Artemio Alisio (1942 - 2006)

Yesterdays (1994)

Acrylic on canvas
height: 129cm
width: 124cm

Donated by Artemio Alisio 1995


Ayeres (Yesterdays) is one of two works by Artemio Alisio held by ESCALA. Both belong to the series Popol Vuh. The Popol Vuh is a 16th century book written by the Quiché Maya of southern Mexico. Often referred to as the Mayan Bible, its title translates as 'Book of Counsel'. Based in part on pre-Columbian hieroglyphic books (codices) this manuscript describes the history of the Quicé; Maya from the time of creation until after the arrival of the Spanish in 1519, recounting the adventures of the mischievous hero twins Xbalanque and Hunahpu, the two figures who feature in Ayeres.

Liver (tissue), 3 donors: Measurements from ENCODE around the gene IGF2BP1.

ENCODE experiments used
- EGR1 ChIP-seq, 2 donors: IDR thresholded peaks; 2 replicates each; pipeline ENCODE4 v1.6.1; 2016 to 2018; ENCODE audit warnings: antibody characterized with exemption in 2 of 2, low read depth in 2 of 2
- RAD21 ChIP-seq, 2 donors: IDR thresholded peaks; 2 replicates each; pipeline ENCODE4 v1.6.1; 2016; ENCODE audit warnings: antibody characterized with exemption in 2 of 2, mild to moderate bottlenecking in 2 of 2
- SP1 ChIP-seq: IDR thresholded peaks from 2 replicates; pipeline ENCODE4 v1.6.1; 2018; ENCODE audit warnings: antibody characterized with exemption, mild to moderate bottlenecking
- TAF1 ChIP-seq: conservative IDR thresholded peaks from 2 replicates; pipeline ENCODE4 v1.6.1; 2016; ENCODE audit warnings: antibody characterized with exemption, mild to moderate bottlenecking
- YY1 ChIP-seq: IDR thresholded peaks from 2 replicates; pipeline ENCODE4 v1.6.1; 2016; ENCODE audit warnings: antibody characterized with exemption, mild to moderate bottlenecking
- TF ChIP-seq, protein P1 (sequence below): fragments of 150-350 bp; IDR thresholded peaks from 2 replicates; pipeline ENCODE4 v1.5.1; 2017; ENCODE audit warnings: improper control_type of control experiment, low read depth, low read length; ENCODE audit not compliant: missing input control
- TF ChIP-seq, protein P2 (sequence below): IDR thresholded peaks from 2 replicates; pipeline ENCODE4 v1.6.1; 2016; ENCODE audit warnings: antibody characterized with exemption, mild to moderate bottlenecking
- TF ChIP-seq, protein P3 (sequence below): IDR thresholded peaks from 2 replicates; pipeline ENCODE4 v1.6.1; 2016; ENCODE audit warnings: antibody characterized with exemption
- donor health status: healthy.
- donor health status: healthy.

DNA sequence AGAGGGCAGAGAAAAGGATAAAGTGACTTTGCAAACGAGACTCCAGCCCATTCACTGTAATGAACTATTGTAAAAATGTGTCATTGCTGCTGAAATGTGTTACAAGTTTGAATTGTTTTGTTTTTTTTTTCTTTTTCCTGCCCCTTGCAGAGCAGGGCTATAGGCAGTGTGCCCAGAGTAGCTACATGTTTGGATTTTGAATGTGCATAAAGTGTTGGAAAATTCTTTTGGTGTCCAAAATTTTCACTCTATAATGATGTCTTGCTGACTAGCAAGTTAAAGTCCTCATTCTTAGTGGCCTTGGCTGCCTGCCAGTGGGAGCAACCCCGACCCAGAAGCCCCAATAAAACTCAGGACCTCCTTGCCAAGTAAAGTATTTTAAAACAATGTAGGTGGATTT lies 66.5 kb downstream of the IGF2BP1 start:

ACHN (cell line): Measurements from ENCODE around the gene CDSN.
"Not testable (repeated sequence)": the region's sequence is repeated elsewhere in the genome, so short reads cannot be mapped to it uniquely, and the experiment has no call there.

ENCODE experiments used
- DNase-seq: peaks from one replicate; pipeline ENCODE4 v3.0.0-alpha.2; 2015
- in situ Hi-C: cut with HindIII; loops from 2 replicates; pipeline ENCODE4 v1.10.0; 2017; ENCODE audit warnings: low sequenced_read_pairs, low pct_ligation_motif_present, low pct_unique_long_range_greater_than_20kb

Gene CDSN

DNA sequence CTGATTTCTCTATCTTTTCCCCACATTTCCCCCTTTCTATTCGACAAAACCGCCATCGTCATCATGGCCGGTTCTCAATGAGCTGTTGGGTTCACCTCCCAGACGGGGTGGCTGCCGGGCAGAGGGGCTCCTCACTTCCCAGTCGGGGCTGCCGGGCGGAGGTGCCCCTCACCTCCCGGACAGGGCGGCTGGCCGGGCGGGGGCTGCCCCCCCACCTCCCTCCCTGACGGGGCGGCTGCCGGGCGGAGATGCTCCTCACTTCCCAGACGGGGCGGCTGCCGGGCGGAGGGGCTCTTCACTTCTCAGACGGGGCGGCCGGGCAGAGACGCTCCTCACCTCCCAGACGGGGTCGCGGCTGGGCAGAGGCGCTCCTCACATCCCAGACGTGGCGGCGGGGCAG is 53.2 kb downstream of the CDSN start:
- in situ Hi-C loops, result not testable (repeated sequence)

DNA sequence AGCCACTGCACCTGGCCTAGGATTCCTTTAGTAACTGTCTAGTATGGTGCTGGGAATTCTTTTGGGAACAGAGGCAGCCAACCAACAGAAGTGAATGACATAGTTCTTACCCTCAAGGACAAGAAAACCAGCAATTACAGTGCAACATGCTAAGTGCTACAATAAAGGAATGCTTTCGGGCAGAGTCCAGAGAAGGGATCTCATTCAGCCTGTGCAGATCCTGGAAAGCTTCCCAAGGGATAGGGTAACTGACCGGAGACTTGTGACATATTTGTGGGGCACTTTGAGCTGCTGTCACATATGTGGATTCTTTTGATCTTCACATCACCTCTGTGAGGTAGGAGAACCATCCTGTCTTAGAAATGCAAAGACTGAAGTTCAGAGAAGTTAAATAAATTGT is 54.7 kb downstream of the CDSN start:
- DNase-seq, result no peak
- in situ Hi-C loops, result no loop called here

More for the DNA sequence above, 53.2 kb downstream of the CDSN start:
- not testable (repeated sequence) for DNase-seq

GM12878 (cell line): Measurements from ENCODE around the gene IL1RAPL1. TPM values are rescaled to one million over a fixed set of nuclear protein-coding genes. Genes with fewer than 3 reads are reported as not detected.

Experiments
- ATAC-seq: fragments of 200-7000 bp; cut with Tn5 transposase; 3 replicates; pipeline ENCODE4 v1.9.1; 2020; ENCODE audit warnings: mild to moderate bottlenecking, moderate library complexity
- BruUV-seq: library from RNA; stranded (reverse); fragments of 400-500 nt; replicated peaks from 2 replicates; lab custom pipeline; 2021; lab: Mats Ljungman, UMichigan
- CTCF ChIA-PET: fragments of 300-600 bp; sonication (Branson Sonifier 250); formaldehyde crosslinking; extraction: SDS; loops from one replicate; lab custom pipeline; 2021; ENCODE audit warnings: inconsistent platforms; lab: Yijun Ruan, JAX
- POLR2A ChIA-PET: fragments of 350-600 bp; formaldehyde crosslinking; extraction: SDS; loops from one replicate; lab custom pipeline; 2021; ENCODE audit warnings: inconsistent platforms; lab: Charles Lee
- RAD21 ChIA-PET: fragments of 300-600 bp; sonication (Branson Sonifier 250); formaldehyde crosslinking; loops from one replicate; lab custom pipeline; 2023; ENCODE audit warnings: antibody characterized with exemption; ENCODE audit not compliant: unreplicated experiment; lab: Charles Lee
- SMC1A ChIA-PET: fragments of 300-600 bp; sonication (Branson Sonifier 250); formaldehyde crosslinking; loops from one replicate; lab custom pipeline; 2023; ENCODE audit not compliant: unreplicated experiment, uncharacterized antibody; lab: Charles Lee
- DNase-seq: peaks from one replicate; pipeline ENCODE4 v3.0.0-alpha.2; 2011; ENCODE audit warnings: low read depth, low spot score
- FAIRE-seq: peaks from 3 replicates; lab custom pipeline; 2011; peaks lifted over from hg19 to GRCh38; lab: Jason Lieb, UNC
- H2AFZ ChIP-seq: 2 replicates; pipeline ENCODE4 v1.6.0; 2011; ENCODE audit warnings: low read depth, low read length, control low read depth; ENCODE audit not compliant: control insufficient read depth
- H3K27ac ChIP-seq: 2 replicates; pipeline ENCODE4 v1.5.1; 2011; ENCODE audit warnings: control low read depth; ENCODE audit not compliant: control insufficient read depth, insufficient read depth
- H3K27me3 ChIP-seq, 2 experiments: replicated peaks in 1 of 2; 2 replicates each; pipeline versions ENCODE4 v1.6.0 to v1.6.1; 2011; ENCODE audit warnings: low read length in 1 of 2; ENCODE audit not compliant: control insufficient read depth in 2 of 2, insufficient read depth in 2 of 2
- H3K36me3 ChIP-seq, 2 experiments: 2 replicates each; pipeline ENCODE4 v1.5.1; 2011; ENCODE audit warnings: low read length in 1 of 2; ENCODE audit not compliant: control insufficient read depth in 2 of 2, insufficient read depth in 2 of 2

Alisio has worked with themes from the Popol Vuh since the early 1990s, and this series forms part of an ongoing exploration of pre-Columbian themes and forms. These also appear in his sculpture and ceramics. Alisio is particularly interested in the mytho-historical ancestry of Latin America's Amerindian peoples; he does not merely reproduce pre-Columbian images but reworks them: imagined, abstracted and idealised.

While Alisio has been described as 'a visual archaeologist', collective exhibitions have often reinforced Alisio's association with Surrealism particularly as represented by his involvement with the Argentine group Movimiento Espejo (Mirror Movement).

Joanne Harwood, 2008

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